in order to irrigate his field, or to provide some other benefit;1 he ought not then to  be completely prevented from conducting it, or kept from conducting it conveniently  or in the proper way, according to the constitution2 of the servitude, as where, [when]  he ought to conduct it at all times, the other only permits him to conduct it at some  time, [or] if at certain times, not at any time.3 And so if he does not permit him to  conduct it in the quantity due, [or] to scour the channel, by which the flow of water  is impeded and the tenements of neighbours flooded. In all these cases a disseisin is  done the neighbour and he is protected [by the writ why he diverted a watercourse  to the nuisance of his free tenement,] by the writ, which will be given below.4 The  nuisances which destroy servitudes completely or, at the least, keep them from being  used effectively, are infinite, [It is clear that some nuisances are wrongful and harmful,  others harmful and not wrongful. Hence when a plaint of nuisance is made, we  must ask what harm is done and see whether it is harmful and wrongful. If so, it  must be removed; if not wrongful though harmful, it must be upheld.] as may be  seen. If one has the servitude of pasturing in another's land, he is entitled to free  ingress and egress. If he whose land it is does something to his means of ingress, so  that he can hardly enter at all, or only with greater inconvenience, as where he  builds a wall, a bank or a hedge, he commits a wrongful nuisance. What is thus done  may at once be undone and demolished, even without a writ, if action is taken while  the deed is still fresh;5 after time has passed, however, a writ will be necessary. And  so if the right of going over another's land is granted and the road is obstructed in  some way or narrowed, so that it may not be traversed at all, or only with difficulty.6  And so if the right to conduct water is granted, as above, and it is diverted, partially  or completely to the nuisance [of his free tenement]. 7 One may have common with  another [in many ways], a right of digging just as a right of pasturing, that he may  dig silver and gold, tin,8 chalk, stone, sand and the like in another's land.9 Similarly  a right of hunting and fishing, drinking and drawing water and many others, infinite  in number, with their appurtenances, that is with free access and departure, just as  free and adequate entry and exit are appurtenant to common of pasture. In all the  foregoing and many others the assise of novel disseisin would lie, just as for common  of pasture. And in the same way quo jure, if that were the usage.10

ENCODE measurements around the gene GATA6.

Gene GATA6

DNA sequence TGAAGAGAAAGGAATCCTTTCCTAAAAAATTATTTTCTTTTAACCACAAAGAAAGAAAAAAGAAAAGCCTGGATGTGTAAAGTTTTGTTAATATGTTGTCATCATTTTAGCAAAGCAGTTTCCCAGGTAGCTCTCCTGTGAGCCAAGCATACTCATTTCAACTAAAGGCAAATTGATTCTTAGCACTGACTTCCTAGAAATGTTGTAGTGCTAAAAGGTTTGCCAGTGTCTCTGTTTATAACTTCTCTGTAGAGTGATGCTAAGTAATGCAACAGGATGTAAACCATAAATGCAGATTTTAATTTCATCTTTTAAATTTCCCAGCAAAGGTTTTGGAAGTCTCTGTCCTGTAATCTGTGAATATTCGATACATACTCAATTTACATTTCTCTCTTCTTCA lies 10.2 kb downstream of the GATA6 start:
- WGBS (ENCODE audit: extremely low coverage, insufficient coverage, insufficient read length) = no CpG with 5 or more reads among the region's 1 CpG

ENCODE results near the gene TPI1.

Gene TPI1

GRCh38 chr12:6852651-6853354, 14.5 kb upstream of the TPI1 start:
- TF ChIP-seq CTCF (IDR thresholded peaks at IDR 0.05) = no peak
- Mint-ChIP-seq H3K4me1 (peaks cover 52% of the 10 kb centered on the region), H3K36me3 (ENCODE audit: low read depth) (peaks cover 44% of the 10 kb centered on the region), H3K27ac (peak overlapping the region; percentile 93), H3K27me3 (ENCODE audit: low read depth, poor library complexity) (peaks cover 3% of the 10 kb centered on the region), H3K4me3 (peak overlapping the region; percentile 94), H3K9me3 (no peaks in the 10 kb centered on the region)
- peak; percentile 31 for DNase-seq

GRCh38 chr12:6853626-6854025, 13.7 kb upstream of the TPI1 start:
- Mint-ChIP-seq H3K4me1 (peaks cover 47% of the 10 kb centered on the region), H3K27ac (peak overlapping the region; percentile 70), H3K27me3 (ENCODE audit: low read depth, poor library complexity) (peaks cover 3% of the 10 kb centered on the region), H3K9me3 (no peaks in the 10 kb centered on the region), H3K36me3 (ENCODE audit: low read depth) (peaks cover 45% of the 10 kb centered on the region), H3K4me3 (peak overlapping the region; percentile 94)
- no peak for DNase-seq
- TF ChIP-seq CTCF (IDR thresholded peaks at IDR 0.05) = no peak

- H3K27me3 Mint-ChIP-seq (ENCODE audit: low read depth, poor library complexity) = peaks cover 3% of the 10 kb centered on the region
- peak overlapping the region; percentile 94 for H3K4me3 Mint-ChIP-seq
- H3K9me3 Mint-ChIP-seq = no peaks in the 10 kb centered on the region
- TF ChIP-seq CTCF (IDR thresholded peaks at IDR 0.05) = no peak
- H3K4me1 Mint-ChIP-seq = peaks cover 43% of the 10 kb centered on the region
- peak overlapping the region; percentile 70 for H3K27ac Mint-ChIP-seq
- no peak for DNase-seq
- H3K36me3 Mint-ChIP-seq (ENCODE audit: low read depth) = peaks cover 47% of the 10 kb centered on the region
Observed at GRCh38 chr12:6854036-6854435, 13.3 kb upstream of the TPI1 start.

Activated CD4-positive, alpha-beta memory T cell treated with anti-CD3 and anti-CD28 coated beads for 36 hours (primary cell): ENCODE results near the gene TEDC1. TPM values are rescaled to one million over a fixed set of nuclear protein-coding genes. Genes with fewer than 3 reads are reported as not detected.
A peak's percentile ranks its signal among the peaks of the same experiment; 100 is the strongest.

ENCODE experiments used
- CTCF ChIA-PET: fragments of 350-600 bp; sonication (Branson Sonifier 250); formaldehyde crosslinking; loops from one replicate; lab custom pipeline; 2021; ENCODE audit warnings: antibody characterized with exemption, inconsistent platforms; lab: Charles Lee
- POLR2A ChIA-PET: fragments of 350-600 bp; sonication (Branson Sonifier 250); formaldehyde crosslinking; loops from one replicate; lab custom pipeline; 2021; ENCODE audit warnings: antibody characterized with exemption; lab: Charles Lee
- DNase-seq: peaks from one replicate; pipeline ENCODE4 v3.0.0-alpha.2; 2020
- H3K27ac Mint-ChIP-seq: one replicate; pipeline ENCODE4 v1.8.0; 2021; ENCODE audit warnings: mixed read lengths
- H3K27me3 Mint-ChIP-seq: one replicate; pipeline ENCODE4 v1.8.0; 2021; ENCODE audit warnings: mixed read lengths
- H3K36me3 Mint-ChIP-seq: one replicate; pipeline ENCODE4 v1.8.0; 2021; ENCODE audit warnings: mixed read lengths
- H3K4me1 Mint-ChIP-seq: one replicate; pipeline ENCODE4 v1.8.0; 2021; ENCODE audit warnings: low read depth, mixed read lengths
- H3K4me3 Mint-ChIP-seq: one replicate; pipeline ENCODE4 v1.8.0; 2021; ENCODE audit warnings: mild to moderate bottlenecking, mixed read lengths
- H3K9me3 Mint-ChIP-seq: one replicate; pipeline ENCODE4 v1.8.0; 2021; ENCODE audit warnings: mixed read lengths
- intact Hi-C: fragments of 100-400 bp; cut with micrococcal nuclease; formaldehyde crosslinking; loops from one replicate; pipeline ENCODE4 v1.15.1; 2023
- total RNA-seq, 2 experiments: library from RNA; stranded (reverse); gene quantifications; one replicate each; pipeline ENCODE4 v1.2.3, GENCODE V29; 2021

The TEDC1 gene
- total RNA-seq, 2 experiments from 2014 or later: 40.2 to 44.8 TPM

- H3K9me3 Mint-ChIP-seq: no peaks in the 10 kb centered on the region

Or wrongful nuisances; of servitudes.
 And so if a servitude is imposed on another's land by law, not by man, as